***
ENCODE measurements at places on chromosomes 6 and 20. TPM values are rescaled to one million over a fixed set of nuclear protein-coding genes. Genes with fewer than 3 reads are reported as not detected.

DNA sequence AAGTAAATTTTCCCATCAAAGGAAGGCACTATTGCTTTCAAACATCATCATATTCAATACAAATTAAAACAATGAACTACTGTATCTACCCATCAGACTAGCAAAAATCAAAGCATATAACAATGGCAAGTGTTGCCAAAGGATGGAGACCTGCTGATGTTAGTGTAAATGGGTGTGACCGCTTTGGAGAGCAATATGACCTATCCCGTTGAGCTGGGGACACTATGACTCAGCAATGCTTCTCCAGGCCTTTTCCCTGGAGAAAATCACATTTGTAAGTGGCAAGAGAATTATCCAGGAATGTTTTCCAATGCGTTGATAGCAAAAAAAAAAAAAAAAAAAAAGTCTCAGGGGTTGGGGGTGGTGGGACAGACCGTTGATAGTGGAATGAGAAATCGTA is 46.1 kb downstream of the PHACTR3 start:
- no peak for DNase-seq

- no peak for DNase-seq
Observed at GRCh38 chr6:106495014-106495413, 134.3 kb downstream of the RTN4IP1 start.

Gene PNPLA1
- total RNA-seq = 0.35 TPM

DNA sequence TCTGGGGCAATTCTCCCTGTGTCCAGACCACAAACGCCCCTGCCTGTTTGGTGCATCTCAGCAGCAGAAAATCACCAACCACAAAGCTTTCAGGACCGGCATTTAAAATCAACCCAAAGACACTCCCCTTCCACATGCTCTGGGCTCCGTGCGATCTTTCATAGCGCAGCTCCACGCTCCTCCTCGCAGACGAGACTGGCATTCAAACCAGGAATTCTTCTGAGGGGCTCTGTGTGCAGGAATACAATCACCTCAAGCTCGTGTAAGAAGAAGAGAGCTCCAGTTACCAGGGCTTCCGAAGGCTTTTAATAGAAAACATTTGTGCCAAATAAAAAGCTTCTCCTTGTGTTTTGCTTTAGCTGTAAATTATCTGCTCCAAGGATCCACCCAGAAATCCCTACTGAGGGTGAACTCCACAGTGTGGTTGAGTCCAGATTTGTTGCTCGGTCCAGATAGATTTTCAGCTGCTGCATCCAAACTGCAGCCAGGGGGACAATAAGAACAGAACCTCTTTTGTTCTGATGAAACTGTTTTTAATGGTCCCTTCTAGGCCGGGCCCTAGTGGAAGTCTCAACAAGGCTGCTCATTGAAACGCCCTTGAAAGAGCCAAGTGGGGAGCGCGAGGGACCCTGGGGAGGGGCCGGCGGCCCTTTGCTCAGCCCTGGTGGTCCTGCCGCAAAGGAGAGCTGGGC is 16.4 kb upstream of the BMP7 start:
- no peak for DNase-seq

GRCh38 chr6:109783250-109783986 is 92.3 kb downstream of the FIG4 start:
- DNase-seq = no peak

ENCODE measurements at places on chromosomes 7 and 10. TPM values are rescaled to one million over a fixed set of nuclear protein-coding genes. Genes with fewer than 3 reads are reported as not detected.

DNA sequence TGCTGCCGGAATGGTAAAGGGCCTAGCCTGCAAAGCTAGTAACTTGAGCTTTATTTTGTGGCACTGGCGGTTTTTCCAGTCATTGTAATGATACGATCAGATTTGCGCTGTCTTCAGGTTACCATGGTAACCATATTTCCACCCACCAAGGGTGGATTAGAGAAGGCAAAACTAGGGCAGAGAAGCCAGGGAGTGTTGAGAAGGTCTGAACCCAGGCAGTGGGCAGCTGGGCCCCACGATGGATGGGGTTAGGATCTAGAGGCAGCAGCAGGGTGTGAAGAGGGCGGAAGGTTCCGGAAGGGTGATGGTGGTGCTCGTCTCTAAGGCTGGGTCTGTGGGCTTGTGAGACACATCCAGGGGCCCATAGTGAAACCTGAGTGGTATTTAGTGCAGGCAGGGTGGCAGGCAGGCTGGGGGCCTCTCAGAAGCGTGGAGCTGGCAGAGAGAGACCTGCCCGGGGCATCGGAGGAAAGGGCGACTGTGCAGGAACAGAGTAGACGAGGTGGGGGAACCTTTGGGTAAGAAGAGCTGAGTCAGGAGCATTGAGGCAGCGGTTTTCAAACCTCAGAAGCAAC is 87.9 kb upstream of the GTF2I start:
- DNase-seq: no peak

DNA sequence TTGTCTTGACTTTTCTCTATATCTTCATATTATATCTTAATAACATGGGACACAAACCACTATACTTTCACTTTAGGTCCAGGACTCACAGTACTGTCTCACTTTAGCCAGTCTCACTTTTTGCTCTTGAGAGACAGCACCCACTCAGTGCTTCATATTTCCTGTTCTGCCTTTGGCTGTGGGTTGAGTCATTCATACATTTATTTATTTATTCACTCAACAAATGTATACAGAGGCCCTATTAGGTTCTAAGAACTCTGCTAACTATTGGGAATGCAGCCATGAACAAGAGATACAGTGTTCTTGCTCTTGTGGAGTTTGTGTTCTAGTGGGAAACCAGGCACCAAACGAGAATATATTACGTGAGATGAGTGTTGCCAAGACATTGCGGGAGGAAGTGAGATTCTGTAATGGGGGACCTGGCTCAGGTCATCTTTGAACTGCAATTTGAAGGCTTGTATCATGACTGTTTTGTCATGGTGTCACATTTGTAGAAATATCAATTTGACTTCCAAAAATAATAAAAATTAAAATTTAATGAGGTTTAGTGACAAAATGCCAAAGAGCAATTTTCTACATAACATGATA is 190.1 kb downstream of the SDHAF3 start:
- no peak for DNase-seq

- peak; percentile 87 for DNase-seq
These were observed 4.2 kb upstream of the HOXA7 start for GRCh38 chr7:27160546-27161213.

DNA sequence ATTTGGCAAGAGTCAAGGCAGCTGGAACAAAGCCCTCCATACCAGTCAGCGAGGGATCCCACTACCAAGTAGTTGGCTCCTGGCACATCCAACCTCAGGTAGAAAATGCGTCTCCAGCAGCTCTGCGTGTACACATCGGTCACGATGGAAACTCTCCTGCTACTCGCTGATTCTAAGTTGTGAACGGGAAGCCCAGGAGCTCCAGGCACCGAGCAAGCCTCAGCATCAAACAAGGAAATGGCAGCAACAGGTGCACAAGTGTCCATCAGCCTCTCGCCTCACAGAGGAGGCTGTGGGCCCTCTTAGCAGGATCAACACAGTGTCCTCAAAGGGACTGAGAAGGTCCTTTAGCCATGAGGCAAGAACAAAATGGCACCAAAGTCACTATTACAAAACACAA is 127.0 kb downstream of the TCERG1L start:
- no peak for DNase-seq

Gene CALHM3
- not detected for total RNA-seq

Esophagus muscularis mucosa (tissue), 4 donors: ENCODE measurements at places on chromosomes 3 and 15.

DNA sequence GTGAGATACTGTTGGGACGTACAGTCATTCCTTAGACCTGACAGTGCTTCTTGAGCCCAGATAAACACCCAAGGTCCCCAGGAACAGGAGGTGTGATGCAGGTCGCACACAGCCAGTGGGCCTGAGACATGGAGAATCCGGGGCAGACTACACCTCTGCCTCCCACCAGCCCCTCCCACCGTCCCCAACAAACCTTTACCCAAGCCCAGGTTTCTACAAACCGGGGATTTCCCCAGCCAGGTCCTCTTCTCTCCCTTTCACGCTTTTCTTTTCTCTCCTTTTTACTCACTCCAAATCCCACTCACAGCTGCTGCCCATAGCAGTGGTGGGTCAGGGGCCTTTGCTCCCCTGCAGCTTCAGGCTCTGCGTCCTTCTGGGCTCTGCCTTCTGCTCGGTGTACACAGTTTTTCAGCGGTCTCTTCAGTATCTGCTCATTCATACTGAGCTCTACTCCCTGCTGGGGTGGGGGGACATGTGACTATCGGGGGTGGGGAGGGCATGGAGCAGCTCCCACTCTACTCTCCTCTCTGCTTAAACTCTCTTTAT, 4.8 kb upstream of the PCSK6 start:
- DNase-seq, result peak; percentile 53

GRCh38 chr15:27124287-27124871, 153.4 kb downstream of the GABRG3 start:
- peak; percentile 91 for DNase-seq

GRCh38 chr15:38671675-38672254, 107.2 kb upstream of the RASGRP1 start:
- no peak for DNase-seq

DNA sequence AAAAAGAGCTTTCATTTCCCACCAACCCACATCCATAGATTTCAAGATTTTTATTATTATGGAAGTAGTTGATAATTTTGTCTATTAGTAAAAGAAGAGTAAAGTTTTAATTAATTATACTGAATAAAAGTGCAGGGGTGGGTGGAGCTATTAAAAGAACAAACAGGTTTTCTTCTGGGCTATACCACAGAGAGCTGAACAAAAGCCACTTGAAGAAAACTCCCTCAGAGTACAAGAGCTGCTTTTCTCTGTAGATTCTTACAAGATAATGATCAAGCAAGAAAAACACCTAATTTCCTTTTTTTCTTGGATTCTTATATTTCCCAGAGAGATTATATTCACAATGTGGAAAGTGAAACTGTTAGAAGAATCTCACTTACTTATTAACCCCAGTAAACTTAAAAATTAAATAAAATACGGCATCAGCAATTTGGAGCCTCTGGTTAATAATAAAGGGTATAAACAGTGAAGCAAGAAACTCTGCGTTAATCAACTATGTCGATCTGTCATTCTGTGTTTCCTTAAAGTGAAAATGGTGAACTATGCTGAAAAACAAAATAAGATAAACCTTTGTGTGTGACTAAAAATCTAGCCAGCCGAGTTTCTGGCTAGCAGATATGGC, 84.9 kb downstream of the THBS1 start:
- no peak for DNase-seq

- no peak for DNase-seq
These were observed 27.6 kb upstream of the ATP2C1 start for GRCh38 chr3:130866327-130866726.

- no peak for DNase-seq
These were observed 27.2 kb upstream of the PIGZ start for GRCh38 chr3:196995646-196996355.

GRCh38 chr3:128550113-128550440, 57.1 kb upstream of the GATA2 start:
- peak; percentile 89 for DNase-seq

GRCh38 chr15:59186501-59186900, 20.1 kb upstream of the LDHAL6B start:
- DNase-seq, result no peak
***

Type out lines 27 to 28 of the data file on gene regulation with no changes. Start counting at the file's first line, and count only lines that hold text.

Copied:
- peak; percentile 91 for DNase-seq

GRCh38 chr15:38671675-38672254, 107.2 kb upstream of the RASGRP1 start: